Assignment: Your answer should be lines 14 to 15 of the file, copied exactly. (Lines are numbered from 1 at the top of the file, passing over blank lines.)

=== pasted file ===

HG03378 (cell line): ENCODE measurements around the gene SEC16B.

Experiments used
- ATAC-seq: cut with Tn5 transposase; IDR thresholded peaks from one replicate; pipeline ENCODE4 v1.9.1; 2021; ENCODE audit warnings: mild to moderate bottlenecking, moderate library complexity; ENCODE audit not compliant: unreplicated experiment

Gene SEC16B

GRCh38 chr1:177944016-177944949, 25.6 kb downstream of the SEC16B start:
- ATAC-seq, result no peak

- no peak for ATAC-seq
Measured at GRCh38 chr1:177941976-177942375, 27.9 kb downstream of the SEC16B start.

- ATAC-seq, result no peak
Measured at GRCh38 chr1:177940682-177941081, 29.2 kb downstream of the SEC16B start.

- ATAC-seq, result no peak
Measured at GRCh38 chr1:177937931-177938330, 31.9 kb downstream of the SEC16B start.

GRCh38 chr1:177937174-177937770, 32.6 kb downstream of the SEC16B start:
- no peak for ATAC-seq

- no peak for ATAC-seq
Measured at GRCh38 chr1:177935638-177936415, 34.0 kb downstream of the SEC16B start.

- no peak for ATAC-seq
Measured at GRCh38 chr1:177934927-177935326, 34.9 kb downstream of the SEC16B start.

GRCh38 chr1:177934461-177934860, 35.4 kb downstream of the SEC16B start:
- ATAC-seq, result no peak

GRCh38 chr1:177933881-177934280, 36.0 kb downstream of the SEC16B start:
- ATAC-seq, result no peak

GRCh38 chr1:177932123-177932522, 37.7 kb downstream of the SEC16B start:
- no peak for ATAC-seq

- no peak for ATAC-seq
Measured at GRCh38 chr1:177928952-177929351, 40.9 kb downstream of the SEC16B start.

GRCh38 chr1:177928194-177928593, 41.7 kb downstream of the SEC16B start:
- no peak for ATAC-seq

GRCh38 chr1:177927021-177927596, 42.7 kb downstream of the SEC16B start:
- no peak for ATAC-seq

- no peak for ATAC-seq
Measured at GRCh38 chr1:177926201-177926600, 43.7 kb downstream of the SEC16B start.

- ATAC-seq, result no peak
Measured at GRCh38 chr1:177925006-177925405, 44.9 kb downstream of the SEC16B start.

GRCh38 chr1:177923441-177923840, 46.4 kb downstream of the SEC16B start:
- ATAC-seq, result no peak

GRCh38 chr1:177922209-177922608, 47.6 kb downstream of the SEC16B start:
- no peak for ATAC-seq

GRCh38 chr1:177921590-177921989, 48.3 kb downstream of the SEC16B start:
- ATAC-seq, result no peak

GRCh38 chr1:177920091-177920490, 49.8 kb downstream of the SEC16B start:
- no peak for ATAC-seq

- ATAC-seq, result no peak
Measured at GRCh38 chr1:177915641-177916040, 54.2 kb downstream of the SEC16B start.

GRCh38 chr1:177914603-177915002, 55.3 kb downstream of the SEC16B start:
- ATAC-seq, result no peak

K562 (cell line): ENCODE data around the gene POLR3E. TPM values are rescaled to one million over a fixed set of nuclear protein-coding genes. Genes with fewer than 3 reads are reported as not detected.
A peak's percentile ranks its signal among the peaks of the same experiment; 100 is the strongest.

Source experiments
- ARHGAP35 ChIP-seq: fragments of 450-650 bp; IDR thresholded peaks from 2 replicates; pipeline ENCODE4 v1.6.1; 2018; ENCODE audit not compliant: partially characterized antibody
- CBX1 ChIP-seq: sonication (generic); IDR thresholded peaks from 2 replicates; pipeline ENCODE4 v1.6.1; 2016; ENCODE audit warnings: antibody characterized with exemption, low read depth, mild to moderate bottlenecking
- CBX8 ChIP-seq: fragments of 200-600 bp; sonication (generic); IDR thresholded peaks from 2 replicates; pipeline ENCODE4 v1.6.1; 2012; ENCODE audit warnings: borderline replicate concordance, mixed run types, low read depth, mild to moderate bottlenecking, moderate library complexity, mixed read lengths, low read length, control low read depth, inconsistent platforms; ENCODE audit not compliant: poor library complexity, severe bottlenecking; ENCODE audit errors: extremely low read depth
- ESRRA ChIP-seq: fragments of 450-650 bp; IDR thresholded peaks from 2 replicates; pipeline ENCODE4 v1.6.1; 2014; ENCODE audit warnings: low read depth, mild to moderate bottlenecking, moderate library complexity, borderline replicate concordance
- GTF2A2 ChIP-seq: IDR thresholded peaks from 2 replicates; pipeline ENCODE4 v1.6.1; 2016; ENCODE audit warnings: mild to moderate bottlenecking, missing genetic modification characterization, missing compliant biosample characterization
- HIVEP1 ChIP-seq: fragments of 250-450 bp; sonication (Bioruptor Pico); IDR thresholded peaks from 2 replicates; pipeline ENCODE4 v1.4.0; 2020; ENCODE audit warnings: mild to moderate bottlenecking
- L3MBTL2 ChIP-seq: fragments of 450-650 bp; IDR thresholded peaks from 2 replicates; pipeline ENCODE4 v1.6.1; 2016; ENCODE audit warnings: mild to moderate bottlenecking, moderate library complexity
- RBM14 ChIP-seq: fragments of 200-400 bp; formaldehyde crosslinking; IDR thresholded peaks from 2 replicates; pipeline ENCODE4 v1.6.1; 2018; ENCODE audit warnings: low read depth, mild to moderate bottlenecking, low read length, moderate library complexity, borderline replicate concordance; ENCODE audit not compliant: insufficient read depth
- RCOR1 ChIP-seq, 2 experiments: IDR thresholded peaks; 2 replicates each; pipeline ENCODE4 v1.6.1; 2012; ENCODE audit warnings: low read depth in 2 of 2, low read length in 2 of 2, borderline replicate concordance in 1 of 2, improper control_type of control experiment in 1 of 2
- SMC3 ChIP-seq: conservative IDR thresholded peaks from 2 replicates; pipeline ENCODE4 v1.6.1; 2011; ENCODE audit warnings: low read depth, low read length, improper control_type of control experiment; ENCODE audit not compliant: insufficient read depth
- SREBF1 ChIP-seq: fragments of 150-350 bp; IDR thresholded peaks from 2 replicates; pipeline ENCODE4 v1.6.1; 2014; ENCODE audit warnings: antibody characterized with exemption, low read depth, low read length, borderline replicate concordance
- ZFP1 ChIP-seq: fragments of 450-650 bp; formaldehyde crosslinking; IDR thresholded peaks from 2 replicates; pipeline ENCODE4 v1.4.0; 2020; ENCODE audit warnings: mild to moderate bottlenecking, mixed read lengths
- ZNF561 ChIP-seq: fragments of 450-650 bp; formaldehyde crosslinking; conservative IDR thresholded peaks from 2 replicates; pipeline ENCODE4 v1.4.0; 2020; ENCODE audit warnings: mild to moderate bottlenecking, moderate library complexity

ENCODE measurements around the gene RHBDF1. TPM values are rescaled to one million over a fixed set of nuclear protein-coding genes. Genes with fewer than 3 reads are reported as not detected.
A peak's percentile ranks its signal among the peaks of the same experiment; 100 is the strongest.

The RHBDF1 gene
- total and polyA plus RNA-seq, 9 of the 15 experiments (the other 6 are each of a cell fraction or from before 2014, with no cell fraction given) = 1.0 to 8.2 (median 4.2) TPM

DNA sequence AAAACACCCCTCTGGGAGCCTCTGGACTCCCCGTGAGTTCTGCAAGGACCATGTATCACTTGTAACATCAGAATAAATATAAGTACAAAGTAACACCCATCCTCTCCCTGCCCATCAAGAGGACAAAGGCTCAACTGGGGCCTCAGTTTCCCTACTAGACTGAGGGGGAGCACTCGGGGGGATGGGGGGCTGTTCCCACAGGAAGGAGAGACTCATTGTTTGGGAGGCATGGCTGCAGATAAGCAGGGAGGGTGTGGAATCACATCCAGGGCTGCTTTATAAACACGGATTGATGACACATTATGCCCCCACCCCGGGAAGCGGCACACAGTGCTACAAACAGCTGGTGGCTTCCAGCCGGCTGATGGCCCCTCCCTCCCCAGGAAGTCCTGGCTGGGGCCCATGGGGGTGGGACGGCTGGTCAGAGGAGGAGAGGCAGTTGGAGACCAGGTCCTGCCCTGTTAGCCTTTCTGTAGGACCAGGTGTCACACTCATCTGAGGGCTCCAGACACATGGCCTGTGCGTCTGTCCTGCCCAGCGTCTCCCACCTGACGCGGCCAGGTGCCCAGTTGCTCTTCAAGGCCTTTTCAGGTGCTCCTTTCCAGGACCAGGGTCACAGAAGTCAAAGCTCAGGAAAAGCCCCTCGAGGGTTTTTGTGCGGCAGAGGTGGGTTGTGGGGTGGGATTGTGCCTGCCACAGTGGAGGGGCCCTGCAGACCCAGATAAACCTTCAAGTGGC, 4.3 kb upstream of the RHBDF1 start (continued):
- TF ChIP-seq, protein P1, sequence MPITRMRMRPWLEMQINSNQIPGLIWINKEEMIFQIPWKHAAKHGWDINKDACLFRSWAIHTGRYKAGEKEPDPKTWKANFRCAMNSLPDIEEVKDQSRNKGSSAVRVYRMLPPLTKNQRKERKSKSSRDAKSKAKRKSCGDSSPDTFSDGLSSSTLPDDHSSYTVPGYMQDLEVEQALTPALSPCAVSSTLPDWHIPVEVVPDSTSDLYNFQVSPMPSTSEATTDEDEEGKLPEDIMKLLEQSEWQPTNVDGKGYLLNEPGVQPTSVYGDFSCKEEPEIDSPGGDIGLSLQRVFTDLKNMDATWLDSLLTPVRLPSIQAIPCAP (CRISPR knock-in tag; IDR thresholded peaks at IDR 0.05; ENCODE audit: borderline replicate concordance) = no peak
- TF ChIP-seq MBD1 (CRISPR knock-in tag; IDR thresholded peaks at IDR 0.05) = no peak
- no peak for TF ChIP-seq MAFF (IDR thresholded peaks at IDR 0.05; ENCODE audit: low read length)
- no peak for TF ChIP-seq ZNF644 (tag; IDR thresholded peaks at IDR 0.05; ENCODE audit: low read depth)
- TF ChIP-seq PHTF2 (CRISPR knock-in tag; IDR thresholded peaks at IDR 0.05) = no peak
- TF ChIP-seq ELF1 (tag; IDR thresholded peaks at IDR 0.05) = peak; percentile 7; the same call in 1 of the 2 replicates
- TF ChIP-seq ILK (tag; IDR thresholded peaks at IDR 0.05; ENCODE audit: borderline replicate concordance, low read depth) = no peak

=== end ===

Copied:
- no peak for ATAC-seq

- no peak for ATAC-seq